Spending time in nature

Research indicates that the vitamin D boost from sunlight may elevate your levels of calming neurotransmitter, serotonin. Also, the sights, sounds, and smells found in nature help to redirect your focus from your worries.

If you can't get outside research indicates that plants added to the workspace can help to reduce some of the physical consequences of stress.

Adopt a daily routine

Whether it's taking a bath before bed, listening to your favorite playlist on the commute to work, or walking your dog every morning, comforting routines help to alleviate stress. When stressful situations leave you feeling powerless, following a routine allows you to take back control over part of your day and can help alleviate some of the anxiety and tension.

Express Gratitude

Scientific studies have revealed the positive effects of expressing gratitude. While studying brain activity, National Institutes of Health researchers found subjects who showed more gratitude had higher levels of activity in the hypothalamus, a part of the brain that has a huge influence on our stress levels. Plus, gratefulness also activated the regions associated with dopamine, one of those feel-good neurotransmitters.

To reap these stress-reducing benefits, write down your feelings of gratitude daily in a journal, or by sending little notes to friends or family letting them know how much you appreciate them.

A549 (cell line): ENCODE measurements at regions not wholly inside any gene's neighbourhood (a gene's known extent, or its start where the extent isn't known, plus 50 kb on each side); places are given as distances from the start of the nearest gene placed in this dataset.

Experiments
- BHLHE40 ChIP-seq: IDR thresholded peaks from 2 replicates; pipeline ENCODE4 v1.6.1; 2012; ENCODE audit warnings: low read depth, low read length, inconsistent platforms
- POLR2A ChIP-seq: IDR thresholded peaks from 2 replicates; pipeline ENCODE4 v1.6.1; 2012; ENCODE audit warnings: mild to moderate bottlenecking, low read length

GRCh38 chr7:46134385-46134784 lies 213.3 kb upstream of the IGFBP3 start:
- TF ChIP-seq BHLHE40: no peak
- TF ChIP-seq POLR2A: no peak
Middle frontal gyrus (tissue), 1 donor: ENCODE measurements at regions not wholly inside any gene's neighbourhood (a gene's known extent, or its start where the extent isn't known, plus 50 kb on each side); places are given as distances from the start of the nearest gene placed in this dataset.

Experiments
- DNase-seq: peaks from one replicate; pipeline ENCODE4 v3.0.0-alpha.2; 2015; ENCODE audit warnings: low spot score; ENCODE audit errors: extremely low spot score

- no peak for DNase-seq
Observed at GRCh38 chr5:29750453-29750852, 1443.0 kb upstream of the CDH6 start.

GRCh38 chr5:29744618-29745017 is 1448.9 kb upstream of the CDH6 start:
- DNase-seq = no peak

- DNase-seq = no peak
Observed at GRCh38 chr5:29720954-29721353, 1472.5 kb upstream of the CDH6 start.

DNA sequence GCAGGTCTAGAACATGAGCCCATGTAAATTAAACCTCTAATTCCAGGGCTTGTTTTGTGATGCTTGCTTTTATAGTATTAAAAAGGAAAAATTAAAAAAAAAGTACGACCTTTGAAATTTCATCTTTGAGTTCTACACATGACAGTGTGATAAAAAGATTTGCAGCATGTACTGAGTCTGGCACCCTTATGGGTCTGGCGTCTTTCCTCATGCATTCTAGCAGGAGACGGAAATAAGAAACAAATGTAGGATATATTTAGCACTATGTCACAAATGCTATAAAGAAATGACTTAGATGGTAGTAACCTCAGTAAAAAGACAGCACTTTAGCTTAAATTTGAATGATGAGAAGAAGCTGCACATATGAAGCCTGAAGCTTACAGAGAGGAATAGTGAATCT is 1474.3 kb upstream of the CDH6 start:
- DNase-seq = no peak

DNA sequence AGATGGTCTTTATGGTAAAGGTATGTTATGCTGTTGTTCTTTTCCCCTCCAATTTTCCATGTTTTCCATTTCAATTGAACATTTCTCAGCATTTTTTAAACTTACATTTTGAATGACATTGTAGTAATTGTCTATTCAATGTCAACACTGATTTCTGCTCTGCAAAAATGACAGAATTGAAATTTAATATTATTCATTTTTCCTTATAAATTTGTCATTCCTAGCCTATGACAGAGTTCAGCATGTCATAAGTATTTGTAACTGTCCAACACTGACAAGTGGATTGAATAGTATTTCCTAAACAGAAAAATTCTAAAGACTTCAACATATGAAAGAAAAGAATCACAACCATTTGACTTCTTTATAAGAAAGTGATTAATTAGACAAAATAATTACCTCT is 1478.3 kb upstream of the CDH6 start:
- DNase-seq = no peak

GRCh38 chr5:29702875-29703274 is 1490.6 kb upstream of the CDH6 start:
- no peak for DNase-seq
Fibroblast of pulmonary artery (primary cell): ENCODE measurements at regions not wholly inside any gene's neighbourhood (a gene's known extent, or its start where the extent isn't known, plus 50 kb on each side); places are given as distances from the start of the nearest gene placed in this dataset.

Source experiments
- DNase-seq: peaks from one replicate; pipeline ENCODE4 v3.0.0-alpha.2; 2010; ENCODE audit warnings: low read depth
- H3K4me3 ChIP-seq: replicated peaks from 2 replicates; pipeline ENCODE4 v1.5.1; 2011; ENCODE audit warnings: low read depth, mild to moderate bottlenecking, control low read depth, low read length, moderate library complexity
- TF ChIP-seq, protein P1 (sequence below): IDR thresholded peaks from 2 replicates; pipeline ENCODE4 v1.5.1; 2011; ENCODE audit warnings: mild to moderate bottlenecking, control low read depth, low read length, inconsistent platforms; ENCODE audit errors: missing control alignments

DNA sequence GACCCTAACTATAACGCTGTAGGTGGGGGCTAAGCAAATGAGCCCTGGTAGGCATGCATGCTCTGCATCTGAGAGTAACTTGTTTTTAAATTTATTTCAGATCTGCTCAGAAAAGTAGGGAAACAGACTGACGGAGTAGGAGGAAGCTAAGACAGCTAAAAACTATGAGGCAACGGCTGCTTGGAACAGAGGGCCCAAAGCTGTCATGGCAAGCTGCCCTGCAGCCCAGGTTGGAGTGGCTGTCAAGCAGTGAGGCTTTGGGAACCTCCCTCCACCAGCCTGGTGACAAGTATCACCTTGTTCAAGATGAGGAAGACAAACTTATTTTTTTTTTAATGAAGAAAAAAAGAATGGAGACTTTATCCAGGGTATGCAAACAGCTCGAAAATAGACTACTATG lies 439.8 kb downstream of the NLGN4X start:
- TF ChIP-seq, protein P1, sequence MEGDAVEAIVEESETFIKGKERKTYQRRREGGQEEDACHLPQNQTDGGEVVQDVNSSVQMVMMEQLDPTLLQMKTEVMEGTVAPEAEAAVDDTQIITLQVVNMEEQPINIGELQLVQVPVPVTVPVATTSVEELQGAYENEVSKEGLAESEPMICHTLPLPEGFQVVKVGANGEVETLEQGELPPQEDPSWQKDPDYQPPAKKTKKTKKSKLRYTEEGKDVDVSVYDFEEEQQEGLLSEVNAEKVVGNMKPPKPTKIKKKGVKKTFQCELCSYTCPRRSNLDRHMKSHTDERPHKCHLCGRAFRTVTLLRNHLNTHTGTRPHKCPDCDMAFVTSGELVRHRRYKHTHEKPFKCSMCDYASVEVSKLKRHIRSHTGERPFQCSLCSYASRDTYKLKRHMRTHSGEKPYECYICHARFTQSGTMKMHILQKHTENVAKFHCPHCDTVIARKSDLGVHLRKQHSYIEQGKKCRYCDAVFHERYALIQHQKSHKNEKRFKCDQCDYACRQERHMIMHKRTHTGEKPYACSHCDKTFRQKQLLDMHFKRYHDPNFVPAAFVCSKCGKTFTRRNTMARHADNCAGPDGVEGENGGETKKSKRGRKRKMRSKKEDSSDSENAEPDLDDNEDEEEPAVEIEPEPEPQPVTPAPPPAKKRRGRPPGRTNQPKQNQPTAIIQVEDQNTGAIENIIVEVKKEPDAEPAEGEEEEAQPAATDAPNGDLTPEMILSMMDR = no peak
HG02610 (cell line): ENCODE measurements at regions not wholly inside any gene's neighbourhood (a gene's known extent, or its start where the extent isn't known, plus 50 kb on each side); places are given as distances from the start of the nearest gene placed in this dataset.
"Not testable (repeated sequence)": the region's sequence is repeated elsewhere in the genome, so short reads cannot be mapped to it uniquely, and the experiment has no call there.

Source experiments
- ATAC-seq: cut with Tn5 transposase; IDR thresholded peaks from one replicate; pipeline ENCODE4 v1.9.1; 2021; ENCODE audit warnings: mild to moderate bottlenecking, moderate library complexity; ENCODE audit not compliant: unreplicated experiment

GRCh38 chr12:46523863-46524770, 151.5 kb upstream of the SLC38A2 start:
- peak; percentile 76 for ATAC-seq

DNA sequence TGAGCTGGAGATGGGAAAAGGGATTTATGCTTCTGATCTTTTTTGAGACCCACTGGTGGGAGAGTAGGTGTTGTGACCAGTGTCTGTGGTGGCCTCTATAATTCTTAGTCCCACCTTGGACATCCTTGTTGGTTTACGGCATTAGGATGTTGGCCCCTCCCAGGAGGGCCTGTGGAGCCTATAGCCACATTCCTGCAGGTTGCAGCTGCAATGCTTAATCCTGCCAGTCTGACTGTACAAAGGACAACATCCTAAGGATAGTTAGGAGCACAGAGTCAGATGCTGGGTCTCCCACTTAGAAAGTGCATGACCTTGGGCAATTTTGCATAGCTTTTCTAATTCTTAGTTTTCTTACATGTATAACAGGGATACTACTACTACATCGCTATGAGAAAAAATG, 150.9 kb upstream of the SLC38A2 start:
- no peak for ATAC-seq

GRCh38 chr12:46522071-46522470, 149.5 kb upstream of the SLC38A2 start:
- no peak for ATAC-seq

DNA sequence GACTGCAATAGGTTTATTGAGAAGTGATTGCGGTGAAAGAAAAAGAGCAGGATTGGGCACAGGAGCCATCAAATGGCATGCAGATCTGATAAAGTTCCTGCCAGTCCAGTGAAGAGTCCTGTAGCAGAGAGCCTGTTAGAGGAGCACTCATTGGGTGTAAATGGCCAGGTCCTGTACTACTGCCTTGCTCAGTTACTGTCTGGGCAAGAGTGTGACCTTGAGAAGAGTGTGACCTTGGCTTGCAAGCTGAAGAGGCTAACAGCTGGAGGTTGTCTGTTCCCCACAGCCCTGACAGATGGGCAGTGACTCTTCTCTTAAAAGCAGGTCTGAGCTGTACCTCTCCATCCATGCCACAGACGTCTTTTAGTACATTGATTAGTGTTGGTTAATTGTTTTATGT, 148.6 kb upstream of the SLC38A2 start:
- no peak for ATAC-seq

Practice Mindfulness

Scientific research suggests that mindfulness helps to lessen the impact of future stressors on happiness and physical well-being. Mindfulness is the single most helpful skill in the toolbox for relieving stress.

The Benefits of Mindfulness

Here are the ways mindfulness can help manage stress:

You become more aware of your thoughts. You can then step back from them and not take them so literally. That way, your stress response is not initiated in the first place.

You don’t immediately react to a situation. Instead, you have a moment to pause and then use your “wise mind” to come up with the best solution. 

Mindfulness switches on your “being” mode of mind, which is associated with relaxation. Your “doing” mode of mind is associated with action and the stress response.

You are more aware and sensitive to the needs of your body. You may notice pains earlier and can then take appropriate action.

You are more aware of the emotions of others. As your emotional intelligence rises, you are less likely to get into conflict.

Your level of care and compassion for yourself and others rises. This compassionate mind soothes you and inhibits your stress response.

Mindfulness practice reduces activity in the part of your brain called the amygdala. The amygdala is central to switching on your stress response, so effectively, your background level of stress is reduced.

You are better able to focus. So you complete your work more efficiently, you have a greater sense of well-being, and this reduces the stress response. You are more likely to get into “the zone” or “flow,” as it’s termed in psychology by Mihaly Csikszentmihalyi.

You can switch your attitude to the stress. Rather than just seeing the negative consequences of feeling stressed, mindfulness offers you the space to think differently about the stress itself. Observing how the increased pressure helps energize you has a positive effect on your body and mind.

If you want to know more about mindfulness, I have an in-depth 8-week course that provides an in depth understanding of the  nature of mindfulness and helps you to integrate mindfulness techniques into your daily life. Contact me for more information at sheila.gravely@thelifest.com 

Photo Credits: Photo by Lesly Juarez on Unsplash